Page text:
Starting the course? Read this Home Page,
Welcome to English 1140: Introduction to Literature!
If you'd like a brief summary of the course before starting it, go the Syllabus. The "Syllabus" is simply a quick summary of the main elements of this website.
What is this course about? Try these questions: What makes for "good" literature? Does it have to be old and/or crusty and difficult to read? Or can it also be exciting and enjoyable, and either very modern or very ancient? Can short stories, graphic novels, songs, and popular books (like Lord of the Rings be considered true "literature"? What are different ways of writing about literature--or just writing literature? Can literature affect us deeply? Is literature important?
Follow your head, your heart, and your interests through hundreds and even thousands of years of storytelling throughout the world and imagination in our Western literatures. By the end of this course, you will have many answers--and perhaps even more you could ask--about many of these questions and much more.
A brief note: This Intro to Lit course section emphasizes world literature. This means you have the option to choose works (in English) not only from ancient through modern times, but also from a number of countries and cultures in different parts of the world.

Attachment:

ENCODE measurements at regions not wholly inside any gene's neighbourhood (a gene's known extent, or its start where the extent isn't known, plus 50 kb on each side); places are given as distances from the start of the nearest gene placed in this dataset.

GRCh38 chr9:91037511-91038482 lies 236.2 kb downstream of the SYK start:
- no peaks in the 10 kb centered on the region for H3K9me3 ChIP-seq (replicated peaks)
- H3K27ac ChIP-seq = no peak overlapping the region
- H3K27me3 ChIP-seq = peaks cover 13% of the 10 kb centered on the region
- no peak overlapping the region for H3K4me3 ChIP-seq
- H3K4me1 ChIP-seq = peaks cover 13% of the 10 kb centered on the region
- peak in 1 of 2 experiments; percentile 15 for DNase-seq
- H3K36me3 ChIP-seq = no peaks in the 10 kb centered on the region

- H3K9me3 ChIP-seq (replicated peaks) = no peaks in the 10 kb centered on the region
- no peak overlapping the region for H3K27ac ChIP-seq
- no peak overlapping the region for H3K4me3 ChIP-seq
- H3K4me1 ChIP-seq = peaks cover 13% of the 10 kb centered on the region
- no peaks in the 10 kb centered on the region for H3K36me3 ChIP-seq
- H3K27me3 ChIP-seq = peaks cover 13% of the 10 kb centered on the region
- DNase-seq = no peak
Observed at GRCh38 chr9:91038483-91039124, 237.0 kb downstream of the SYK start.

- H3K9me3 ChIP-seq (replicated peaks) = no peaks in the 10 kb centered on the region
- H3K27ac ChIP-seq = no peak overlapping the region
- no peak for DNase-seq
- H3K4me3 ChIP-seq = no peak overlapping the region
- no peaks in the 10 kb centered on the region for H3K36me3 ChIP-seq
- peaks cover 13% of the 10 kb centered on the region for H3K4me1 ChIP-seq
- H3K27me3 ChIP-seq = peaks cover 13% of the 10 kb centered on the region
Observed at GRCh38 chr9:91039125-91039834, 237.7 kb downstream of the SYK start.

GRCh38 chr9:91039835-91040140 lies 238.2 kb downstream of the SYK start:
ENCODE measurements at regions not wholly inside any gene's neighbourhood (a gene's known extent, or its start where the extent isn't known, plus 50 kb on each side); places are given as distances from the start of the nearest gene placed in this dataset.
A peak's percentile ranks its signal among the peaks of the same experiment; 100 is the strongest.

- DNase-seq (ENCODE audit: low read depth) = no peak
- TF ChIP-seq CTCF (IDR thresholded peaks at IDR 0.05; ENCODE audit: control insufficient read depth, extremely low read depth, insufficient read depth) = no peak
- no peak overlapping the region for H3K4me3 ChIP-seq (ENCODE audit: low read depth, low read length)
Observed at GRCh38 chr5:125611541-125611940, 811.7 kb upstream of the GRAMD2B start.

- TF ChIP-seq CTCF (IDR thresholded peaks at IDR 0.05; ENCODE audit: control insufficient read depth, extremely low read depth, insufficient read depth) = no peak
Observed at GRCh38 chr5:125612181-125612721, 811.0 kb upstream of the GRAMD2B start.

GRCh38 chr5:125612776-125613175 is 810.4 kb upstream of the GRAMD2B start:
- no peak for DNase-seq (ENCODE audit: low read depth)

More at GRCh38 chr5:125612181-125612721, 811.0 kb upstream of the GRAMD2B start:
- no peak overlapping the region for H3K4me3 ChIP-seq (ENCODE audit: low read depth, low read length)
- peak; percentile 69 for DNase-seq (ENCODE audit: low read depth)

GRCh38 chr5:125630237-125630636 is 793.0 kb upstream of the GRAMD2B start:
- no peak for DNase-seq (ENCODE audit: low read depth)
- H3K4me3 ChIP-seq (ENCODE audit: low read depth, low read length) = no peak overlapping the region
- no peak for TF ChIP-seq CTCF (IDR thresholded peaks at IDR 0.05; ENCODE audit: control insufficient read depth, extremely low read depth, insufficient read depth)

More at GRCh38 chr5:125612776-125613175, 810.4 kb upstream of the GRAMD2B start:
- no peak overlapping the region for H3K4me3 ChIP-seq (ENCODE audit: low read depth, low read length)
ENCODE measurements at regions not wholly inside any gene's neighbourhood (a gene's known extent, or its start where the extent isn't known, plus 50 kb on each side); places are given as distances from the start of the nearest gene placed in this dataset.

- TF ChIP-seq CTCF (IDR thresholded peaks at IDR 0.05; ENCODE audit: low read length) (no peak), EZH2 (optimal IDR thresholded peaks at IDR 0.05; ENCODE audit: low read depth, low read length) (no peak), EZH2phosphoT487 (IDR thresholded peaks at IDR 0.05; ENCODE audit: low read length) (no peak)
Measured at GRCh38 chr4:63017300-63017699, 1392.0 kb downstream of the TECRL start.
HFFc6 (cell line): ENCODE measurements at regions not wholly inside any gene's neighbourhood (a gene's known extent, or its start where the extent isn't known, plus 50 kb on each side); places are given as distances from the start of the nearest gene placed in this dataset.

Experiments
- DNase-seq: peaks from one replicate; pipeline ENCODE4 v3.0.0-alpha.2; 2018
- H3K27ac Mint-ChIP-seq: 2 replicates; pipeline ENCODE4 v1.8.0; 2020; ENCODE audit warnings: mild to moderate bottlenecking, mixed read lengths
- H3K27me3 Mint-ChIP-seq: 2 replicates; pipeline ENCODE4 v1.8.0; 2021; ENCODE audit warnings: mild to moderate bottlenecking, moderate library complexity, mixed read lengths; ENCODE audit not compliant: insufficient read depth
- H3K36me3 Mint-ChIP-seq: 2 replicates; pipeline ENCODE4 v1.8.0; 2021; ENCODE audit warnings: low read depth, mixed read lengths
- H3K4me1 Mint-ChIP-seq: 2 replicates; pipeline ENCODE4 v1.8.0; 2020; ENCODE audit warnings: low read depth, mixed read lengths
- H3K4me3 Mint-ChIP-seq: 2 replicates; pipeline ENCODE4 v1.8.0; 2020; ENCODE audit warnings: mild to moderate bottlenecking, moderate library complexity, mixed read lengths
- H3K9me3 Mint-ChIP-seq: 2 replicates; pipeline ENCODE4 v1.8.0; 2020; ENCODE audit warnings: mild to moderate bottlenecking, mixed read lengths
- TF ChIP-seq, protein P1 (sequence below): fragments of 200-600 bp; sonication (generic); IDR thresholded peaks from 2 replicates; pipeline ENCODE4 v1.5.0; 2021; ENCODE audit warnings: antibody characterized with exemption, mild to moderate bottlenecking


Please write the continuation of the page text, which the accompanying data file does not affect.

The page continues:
I'm very glad to be working with you. Most students who finish this course with a "C" or higher, when they take it from me, say that they have enjoyed the course quite a bit. They also say how much the course has helped them understand literature, culture, and thinking and writing about literature.
1. The first class for attendance can be satisfied in one of these two ways:
Attending in either way ("A" or "B" above) will give you the same amount of attendance credit for Week 1 of the course.
2. Please also determine whether you are ready for this
This class will take a lot of time, and it demands a good deal of work. It
is a 4-credit class--which means it is about 33% more time-consuming
(with a third more work!) than the usual 3-credit class: Be prepared to do the national collegiate
standard for the 1st and 2nd years of college of twelve (12) hours of
work per week to do well in a 4-credit class.
and click on the link near the bottom of the page that says "B.R.E.A.T.H.E. Document." Read it carefully. After reading it, if you have any further doubts, take the simple MnSCU quiz at
If you then still believe that this is the class for you, then please continue reading below:
WEEK 1: BASICS AND EMAILING ME